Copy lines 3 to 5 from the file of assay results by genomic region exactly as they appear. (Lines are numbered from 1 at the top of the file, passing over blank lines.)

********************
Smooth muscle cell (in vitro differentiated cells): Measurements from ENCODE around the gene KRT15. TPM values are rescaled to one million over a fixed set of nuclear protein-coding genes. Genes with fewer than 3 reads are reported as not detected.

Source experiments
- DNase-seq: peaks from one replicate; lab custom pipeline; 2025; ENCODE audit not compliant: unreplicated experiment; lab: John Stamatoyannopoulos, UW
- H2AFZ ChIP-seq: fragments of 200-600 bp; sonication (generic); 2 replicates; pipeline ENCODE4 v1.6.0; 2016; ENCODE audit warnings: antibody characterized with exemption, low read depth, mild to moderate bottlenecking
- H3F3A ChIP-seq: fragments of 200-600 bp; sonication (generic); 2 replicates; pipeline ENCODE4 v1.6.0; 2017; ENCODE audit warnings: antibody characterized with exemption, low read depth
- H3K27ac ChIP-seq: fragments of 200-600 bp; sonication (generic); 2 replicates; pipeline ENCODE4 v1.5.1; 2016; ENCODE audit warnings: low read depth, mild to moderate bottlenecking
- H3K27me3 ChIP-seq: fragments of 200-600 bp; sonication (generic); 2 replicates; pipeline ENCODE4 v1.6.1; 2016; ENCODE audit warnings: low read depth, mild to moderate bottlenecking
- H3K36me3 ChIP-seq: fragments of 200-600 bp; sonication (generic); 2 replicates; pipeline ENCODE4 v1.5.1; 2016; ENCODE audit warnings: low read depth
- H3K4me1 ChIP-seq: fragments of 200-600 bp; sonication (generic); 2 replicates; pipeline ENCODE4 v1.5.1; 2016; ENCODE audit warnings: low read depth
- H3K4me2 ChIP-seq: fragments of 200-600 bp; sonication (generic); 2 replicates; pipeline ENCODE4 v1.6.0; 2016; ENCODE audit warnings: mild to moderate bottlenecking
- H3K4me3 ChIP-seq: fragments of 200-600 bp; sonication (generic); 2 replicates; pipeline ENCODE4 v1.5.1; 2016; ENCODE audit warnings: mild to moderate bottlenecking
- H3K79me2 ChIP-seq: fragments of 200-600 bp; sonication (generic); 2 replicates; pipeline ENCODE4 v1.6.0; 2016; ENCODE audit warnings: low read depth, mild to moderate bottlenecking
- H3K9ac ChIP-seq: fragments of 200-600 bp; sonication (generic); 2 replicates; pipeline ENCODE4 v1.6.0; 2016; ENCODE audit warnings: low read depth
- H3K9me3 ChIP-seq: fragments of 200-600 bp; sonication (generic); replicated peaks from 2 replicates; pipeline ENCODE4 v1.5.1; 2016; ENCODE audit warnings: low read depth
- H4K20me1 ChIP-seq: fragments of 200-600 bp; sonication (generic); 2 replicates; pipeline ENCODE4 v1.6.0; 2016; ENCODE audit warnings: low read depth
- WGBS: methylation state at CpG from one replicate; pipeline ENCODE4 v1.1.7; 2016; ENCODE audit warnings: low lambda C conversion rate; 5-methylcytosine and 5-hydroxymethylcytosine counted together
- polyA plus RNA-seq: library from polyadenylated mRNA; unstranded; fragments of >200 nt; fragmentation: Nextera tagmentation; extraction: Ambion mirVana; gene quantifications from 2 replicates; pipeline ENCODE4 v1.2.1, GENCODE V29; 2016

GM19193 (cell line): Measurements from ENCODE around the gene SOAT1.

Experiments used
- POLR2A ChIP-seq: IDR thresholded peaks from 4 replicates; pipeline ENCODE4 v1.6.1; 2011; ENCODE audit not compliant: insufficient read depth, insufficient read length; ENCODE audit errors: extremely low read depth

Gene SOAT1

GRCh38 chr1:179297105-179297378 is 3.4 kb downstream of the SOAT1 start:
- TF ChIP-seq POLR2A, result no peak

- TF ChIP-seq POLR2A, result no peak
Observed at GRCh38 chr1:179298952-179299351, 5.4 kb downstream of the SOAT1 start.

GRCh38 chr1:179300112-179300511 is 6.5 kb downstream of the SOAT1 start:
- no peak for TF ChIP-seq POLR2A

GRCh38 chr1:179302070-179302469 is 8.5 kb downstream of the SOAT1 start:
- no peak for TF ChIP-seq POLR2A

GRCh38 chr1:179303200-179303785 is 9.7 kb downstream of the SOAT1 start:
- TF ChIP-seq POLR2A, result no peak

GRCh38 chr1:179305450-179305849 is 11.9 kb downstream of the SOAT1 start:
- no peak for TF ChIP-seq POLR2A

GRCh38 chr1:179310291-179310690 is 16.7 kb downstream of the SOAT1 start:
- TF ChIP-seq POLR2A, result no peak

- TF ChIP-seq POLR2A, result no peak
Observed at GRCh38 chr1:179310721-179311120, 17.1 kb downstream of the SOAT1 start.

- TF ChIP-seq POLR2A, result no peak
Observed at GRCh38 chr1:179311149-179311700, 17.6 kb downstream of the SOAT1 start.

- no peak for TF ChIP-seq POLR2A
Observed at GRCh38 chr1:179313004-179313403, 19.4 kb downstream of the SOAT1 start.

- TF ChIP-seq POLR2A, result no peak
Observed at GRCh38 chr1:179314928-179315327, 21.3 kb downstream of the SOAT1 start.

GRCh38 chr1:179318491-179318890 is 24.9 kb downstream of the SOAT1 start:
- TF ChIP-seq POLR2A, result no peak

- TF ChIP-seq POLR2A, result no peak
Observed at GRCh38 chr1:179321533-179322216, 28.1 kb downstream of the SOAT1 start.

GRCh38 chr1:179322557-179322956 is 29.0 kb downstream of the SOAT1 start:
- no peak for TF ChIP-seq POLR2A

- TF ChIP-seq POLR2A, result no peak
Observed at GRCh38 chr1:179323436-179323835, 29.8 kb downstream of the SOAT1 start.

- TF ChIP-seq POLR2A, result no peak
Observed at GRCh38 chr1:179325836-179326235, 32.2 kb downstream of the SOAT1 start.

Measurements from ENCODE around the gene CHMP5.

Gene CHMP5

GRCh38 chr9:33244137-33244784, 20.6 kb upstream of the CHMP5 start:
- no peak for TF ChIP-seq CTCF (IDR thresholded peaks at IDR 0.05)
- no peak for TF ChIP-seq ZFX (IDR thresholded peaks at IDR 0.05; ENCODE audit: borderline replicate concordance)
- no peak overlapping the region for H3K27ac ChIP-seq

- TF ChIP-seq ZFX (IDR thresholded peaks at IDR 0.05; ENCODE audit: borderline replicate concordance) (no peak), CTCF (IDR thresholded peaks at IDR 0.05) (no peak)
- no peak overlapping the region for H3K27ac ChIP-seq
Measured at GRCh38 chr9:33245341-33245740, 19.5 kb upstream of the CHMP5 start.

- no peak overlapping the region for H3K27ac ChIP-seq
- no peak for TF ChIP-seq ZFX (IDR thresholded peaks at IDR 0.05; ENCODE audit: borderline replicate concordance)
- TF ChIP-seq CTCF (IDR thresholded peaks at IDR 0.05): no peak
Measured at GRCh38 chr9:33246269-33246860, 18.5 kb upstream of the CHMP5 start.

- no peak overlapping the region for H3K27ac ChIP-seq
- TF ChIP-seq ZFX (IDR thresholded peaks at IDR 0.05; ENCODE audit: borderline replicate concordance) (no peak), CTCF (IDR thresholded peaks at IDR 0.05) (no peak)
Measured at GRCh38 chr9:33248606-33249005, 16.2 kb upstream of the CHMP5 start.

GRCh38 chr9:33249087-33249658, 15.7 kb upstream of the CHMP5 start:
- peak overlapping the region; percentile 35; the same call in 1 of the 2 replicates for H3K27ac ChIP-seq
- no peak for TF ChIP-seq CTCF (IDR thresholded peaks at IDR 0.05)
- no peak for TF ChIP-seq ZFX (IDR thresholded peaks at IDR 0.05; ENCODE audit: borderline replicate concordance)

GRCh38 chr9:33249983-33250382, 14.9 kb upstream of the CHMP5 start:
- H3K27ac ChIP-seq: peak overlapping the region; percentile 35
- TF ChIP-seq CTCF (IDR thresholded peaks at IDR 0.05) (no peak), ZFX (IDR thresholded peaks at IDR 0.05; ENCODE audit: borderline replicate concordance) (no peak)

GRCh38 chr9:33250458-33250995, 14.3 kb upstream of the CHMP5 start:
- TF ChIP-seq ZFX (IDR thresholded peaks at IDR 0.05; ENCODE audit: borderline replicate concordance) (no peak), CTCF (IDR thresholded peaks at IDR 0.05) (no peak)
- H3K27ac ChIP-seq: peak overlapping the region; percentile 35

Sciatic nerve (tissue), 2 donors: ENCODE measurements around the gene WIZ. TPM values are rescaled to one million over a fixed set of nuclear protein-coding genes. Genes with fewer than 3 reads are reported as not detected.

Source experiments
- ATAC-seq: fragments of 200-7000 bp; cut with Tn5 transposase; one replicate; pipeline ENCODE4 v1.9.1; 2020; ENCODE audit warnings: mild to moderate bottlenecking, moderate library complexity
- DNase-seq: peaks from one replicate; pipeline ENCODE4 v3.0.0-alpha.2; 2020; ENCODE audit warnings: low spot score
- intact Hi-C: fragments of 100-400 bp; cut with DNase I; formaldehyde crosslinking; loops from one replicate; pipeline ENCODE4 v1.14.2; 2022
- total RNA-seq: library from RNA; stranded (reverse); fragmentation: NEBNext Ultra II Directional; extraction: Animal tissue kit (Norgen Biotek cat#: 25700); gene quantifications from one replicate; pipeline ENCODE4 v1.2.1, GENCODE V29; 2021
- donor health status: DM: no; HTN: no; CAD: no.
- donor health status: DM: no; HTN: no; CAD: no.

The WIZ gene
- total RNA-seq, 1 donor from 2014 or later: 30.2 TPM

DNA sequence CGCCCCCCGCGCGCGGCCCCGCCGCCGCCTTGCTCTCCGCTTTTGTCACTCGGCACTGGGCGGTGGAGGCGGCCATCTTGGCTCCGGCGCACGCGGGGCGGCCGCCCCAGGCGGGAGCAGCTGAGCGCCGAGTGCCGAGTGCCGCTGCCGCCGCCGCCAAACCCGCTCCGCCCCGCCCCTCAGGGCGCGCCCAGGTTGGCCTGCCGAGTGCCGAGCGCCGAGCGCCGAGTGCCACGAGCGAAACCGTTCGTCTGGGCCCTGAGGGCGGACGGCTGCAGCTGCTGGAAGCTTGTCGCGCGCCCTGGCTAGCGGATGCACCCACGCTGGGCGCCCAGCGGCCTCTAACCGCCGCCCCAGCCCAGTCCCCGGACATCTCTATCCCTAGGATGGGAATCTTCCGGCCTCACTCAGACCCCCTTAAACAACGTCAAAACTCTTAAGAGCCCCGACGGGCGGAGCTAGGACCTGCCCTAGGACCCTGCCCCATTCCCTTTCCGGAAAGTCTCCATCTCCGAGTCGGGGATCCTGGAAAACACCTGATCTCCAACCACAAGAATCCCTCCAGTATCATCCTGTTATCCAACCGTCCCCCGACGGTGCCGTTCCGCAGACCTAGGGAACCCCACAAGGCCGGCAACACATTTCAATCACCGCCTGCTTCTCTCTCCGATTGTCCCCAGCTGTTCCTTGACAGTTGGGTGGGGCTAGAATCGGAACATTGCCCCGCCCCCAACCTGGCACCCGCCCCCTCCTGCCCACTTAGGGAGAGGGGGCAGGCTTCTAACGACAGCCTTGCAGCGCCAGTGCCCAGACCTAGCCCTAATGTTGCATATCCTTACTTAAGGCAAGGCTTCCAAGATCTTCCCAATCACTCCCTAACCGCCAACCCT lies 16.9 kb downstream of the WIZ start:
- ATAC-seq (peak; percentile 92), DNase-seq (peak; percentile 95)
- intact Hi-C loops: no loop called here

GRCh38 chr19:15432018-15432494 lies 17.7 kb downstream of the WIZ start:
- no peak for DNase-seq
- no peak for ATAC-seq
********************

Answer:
- DNase-seq: peaks from one replicate; lab custom pipeline; 2025; ENCODE audit not compliant: unreplicated experiment; lab: John Stamatoyannopoulos, UW
- H2AFZ ChIP-seq: fragments of 200-600 bp; sonication (generic); 2 replicates; pipeline ENCODE4 v1.6.0; 2016; ENCODE audit warnings: antibody characterized with exemption, low read depth, mild to moderate bottlenecking
- H3F3A ChIP-seq: fragments of 200-600 bp; sonication (generic); 2 replicates; pipeline ENCODE4 v1.6.0; 2017; ENCODE audit warnings: antibody characterized with exemption, low read depth